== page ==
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Lincoln and Religion

Lincoln and Religion

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Ferenc Morton Szasz with Margaret Connell Szasz


E-book (Other formats: Hardcover)
10 illustrations

Concise Lincoln Library


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About the Book

Abraham Lincoln’s faith has commanded more broad-based attention than that of any other American president. Although he never joined a denomination, Baptists, Presbyterians, Quakers, Episcopalians, Disciples of Christ, Spiritualists, Jews, and even atheists claim the sixteenth president as one of their own. In this concise volume, Ferenc Morton Szasz and Margaret Connell Szasz offer both an accessible survey of the development of Lincoln’s religious views and an informative launch pad for further academic inquiry. A singular key to Lincoln’s personality, especially during the presidential years, rests with his evolving faith perspective.

After surveying Lincoln’s early childhood as a Hard-Shell Baptist in Kentucky and Indiana, the authors chronicle his move from skepticism to participation in Episcopal circles during his years in Springfield, and, finally, after the death of son Eddie, to Presbyterianism. They explore Lincoln’s relationship with the nation’s faiths as president, the impact of his son Willie’s death, his adaptation of Puritan covenant theory to a nation at war, the role of prayer during his presidency, and changes in his faith as reflected in the Emancipation Proclamation and his state papers and addresses. Finally, they evaluate Lincoln’s legacy as the central figure of America’s civil religion, an image sharpened by his prominent position in American currency.

A closing essay by Richard W. Etulain traces the historiographical currents in the literature on Lincoln and religion, and the volume concludes with a compilation of Lincoln’s own words about religion.

In assessing the enigma of Lincoln’s Christianity, the authors argue that despite his lack of church membership, Lincoln lived his life through a Christian ethical framework. His years as president, dominated by the Civil War and personal loss, led Lincoln to move into a world beholden to Providence.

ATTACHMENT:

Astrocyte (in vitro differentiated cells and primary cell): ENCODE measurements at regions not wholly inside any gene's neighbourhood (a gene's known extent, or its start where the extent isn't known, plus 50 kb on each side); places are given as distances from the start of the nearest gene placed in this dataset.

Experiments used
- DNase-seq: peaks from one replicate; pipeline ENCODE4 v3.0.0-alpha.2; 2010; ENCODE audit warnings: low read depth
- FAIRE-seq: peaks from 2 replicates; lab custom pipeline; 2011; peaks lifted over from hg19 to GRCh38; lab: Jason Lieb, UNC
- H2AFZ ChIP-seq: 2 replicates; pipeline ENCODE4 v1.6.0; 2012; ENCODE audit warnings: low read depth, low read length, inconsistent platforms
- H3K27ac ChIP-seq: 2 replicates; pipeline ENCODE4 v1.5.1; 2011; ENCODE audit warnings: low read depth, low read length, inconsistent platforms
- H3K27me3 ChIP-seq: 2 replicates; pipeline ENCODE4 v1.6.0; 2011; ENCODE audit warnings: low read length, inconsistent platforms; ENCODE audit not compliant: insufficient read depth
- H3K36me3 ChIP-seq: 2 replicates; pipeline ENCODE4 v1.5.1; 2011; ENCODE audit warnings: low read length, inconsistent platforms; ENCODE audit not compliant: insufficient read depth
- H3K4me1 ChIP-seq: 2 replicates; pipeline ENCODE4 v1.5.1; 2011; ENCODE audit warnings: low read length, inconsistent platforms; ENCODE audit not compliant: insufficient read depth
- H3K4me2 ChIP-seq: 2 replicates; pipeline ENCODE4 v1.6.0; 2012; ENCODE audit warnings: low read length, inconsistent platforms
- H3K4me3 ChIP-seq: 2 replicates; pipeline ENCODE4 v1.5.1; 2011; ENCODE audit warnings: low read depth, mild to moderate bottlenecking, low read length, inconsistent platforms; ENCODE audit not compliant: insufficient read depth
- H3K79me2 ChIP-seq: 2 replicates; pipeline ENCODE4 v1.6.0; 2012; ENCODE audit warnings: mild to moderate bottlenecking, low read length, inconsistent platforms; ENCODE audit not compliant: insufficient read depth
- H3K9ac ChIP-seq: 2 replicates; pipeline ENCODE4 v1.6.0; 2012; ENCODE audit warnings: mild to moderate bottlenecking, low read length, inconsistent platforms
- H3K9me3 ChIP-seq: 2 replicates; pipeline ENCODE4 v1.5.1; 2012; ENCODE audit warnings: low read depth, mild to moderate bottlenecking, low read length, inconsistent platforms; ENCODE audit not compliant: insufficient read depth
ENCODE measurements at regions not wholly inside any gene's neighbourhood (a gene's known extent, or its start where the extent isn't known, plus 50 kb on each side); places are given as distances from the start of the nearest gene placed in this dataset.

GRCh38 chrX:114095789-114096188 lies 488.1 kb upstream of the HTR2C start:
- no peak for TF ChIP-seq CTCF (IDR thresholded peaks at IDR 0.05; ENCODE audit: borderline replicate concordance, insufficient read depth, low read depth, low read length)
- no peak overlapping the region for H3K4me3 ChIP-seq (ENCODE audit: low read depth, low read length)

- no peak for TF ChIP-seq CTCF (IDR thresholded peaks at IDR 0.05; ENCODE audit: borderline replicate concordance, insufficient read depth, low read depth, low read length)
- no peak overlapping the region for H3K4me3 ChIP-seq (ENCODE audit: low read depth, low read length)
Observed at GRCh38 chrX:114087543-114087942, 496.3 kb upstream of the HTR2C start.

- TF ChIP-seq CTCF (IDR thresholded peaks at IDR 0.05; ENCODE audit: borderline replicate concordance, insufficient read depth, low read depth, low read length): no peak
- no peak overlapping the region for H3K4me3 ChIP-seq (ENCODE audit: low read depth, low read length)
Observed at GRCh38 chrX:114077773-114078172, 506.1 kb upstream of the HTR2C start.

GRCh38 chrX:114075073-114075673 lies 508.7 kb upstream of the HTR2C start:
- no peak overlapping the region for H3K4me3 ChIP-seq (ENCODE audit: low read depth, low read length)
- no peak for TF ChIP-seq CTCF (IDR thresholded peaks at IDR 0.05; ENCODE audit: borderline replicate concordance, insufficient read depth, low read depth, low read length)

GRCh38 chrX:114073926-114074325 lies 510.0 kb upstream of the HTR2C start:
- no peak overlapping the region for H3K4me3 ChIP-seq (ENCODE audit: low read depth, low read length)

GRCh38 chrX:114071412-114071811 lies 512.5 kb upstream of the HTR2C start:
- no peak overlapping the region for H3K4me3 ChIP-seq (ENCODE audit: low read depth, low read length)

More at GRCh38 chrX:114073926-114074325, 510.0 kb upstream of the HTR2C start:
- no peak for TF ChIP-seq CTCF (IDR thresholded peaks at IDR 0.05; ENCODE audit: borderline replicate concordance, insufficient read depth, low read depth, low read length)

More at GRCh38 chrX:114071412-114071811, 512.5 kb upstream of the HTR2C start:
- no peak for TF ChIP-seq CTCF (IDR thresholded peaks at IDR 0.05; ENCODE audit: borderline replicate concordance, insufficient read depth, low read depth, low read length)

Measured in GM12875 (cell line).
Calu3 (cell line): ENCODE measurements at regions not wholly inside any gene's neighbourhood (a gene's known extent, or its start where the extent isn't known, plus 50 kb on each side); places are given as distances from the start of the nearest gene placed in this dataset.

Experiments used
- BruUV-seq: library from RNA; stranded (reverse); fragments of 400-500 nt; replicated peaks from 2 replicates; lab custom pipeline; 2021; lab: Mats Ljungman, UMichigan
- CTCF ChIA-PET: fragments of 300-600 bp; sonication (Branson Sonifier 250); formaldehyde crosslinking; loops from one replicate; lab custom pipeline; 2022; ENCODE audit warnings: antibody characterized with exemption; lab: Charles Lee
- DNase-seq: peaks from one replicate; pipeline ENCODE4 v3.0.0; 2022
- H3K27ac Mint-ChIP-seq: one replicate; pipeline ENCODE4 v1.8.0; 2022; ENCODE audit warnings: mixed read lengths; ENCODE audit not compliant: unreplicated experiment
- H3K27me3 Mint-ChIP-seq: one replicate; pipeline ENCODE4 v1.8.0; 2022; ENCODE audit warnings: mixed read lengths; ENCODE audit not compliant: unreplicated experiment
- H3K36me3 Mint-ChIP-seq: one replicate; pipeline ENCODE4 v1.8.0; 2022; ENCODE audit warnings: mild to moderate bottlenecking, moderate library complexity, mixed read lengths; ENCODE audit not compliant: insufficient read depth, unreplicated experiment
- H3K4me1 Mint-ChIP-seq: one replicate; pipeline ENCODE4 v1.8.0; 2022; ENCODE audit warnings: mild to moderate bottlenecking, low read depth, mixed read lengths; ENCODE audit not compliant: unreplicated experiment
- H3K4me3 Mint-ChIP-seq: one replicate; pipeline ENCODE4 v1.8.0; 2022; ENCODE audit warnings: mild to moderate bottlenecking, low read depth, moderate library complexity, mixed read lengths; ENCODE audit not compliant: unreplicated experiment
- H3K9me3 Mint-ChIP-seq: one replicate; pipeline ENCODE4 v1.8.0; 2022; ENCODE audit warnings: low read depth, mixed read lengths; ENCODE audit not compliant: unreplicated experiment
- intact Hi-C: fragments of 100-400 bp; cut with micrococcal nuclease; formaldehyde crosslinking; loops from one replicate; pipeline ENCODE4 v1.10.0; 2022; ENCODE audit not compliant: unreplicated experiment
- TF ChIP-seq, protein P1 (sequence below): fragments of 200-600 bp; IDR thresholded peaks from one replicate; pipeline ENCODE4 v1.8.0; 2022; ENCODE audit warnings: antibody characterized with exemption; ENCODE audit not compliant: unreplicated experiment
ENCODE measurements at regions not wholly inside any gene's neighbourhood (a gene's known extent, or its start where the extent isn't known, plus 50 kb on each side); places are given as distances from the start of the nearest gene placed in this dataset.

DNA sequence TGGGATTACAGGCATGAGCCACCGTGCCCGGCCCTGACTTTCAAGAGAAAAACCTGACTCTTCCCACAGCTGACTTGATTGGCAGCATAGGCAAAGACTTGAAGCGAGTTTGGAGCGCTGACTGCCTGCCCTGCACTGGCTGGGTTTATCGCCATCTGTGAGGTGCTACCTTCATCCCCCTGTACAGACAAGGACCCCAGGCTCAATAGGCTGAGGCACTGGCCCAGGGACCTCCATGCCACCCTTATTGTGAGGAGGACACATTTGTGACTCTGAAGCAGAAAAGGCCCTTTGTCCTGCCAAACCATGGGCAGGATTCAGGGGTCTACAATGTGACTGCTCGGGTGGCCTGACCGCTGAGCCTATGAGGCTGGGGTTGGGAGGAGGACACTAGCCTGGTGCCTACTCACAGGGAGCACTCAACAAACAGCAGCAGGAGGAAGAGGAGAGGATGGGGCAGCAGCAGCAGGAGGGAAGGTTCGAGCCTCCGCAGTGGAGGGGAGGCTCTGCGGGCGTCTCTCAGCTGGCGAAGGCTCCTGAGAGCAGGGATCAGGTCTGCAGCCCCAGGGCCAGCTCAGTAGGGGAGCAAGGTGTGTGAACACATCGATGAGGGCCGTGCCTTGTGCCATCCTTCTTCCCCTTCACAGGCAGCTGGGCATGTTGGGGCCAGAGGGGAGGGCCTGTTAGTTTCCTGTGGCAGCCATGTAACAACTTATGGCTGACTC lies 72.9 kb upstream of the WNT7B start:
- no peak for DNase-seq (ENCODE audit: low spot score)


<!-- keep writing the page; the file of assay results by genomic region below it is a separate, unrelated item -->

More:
2015 ISHS Superior Achievement Award


Ferenc Morton Szasz taught at the University of New Mexico from 1967 until his death in 2010.  He published a dozen books, including The Day the Sun Rose Twice: The Story of the Trinity Site Nuclear Explosion, July 16, 1945; Religion in the Modern American West; and Abraham Lincoln and Robert Burns: Connected Lives and Legends. His most recent book, Atomic Comics: Cartoonists Confront the Nuclear World, was selected by Choice as one of the best books published in 2012.

Margaret Connell Szasz, a professor of history at the University of New Mexico, is the author of several books, including Education and the American Indian: The Road to Self-Determination; Between Indian and White Worlds: The Cultural Broker; Indian Education in the American Colonies, 1607–1783; and Scottish Highlanders and Native Americans: Indigenous Education in the Eighteenth-Century Atlantic World.


'Lincoln and Religion deserves high marks for its. responsible, accessible, and engaging treatment of a complicated, but important subject."—Mark A. Noll, Journal of Illinois History

"Lincoln and Religion is an intelligently constructed work upon which conversations regarding Lincoln’s religious allegiances and implications can be aptly built."—Foreword

“This welcome addition to the Concise Lincoln Library by the late Ferenc Morton Szasz deftly picks its way through the minefield constituted by the historical controversies regarding Lincoln’s religious beliefs. It shows brilliantly how Lincoln has become the central figure in a civil religion and presents a carefully nuanced answer to the perennial question; Was Lincoln a Christian? The book is a worthy companion to Professor Szasz’s Abraham Lincoln and Robert Burns: Connected Lives and Legends, also published by Southern Illinois University Press.”—Michael Burlingame, Chancellor Naomi B. Lynn Distinguished Chair in Lincoln Studies, University of Illinois Springfield

“This book is a short, able, and important contribution to religion, Abraham Lincoln, and the Civil War. A good read, but beyond that, Richard W. Etulain provides an excellent summary of the subject from 1866 to today, and Sara Gabbard compiles great quotes from Lincoln on the topic of religion. If you are going to read a short book about the subject, this is thebook.”—Gabor S. Boritt, author of The Will of God Prevails